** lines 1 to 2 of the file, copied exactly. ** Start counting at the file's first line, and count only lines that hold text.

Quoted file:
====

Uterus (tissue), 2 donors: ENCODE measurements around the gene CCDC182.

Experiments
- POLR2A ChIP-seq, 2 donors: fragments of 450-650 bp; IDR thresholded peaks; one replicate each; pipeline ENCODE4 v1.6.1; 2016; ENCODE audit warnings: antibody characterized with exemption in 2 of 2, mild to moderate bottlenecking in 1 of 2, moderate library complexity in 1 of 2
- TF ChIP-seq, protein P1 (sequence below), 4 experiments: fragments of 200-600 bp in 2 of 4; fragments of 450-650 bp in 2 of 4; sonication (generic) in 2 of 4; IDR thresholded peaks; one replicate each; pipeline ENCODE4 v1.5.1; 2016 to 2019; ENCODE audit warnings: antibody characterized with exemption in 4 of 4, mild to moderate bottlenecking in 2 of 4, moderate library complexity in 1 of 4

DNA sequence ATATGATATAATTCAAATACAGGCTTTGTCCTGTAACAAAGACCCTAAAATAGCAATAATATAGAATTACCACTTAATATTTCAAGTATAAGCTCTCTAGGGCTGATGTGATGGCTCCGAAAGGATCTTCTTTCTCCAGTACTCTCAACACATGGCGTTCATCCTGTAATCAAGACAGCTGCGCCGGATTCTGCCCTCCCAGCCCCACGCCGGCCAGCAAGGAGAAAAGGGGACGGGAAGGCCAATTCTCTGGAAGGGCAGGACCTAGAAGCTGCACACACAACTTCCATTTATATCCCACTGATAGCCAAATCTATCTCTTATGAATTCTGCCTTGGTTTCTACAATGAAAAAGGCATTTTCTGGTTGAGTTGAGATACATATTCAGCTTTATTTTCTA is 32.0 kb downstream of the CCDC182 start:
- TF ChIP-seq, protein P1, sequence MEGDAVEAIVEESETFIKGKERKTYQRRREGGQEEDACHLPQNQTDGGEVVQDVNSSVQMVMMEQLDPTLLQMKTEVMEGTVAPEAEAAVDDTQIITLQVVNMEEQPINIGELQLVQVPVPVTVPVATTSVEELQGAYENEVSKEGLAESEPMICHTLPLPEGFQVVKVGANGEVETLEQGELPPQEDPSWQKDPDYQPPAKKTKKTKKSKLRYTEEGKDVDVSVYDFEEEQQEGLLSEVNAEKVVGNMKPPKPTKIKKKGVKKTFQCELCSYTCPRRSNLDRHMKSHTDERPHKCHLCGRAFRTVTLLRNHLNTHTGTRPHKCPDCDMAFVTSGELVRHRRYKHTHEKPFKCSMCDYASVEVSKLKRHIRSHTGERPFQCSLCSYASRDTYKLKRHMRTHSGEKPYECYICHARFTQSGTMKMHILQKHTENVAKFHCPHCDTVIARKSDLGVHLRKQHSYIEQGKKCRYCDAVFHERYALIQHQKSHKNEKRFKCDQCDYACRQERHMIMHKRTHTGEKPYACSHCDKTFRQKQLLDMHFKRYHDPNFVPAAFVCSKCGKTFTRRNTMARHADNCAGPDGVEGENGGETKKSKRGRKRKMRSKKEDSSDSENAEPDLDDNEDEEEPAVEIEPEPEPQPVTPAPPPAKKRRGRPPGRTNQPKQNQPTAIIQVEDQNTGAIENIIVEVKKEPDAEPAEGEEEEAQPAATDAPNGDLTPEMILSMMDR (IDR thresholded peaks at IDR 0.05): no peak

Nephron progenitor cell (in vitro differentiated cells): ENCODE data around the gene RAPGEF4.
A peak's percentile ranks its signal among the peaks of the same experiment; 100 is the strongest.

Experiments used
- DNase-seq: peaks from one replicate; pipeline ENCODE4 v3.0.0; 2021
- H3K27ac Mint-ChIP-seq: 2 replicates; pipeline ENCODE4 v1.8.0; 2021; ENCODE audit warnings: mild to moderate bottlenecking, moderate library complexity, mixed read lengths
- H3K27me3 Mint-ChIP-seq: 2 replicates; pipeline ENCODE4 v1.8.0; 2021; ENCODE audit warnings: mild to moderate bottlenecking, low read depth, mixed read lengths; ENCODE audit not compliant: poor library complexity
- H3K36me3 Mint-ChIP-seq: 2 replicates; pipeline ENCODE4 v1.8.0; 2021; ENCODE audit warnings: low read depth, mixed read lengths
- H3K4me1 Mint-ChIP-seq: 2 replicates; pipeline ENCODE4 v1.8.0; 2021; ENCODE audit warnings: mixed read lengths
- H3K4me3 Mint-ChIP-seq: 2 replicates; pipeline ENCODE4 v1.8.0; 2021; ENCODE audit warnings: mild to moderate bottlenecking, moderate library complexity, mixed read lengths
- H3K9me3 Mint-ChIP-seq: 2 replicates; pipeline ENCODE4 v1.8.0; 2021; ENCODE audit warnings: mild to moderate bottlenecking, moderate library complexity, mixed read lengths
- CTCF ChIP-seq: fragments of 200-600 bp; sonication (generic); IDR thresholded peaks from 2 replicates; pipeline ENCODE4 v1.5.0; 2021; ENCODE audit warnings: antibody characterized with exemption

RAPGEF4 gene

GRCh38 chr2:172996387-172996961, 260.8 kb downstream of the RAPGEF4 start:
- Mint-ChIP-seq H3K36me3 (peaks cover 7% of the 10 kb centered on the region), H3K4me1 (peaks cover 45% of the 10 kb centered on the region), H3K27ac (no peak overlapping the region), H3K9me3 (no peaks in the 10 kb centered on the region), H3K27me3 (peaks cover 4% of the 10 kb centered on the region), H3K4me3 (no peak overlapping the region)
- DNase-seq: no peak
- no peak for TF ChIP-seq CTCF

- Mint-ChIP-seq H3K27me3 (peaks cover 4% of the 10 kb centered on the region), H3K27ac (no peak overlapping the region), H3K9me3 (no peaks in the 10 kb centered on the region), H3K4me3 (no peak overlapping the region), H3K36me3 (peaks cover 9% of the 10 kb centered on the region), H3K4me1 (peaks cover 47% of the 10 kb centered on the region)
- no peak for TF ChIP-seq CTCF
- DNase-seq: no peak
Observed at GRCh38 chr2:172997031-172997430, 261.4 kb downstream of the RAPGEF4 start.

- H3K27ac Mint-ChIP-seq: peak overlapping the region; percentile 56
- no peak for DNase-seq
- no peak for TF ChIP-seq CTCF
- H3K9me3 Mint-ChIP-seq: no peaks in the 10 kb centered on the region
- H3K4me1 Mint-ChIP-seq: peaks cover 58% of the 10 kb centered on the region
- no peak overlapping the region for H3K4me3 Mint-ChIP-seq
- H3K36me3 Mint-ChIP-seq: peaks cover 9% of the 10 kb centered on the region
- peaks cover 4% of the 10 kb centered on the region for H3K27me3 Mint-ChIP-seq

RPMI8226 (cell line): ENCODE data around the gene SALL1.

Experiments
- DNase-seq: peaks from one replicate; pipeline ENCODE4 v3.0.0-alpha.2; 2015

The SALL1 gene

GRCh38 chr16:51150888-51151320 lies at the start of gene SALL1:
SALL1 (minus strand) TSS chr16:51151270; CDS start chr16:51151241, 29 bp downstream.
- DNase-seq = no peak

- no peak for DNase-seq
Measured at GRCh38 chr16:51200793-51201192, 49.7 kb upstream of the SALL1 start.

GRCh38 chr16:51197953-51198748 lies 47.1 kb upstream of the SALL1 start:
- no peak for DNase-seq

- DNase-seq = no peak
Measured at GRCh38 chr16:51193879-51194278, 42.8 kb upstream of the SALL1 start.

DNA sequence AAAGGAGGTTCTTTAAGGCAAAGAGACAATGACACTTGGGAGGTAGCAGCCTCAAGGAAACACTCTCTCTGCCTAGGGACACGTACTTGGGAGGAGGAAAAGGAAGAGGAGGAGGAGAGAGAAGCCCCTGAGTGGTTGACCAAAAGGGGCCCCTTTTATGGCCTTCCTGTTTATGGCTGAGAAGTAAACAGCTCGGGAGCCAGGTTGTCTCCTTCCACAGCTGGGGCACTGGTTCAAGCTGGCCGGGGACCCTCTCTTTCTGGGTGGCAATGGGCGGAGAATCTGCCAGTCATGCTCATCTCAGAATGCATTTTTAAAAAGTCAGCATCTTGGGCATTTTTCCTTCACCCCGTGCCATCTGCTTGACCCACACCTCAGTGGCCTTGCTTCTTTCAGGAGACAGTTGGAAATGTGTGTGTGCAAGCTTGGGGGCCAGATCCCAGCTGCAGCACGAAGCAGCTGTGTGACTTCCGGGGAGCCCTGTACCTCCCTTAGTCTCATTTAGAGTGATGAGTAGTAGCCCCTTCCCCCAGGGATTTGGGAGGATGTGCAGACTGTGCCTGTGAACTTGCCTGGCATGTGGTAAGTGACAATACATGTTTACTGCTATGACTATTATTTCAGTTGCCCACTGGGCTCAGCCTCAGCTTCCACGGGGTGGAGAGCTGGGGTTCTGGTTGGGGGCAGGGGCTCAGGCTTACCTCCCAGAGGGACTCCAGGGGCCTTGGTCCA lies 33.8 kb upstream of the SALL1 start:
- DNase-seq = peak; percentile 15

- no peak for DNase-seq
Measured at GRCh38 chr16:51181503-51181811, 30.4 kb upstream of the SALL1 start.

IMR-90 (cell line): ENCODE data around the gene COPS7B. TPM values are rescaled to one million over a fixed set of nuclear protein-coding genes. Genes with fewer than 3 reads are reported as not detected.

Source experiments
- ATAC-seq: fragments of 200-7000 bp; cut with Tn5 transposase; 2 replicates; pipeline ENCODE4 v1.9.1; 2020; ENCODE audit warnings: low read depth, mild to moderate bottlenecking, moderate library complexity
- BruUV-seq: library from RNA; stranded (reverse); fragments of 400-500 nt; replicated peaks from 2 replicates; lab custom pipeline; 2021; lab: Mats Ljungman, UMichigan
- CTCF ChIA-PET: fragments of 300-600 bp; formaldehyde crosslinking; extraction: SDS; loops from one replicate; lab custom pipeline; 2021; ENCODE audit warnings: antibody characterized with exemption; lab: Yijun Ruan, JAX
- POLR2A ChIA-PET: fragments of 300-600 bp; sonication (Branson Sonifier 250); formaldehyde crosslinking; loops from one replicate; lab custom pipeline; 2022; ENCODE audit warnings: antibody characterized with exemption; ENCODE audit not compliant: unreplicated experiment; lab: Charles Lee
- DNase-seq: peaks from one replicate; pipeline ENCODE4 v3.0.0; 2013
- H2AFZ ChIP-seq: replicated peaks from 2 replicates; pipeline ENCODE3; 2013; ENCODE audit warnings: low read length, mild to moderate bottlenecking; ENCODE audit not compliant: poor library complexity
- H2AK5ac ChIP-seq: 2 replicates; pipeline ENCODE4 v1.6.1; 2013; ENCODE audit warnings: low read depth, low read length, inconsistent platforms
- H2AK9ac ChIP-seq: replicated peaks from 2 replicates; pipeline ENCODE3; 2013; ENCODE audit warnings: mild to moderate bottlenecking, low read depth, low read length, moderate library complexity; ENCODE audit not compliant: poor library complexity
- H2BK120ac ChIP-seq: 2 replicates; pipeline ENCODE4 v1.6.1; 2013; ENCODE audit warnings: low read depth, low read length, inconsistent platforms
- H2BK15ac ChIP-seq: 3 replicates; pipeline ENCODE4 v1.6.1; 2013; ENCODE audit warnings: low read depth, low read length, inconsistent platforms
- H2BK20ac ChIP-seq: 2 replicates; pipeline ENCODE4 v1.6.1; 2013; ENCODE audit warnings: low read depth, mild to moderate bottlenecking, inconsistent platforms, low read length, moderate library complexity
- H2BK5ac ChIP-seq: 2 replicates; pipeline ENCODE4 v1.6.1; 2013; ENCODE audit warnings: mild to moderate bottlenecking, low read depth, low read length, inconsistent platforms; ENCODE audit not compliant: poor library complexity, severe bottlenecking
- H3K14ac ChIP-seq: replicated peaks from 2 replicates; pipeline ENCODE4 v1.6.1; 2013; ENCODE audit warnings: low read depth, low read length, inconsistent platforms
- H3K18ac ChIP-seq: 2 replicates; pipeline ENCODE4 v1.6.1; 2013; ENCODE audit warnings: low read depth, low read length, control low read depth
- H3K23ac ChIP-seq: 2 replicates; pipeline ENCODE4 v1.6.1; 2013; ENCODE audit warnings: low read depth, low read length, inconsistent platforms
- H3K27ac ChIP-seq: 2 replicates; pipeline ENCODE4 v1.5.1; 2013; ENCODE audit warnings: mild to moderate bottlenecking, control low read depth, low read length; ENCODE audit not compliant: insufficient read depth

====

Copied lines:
Uterus (tissue), 2 donors: ENCODE measurements around the gene CCDC182.

Experiments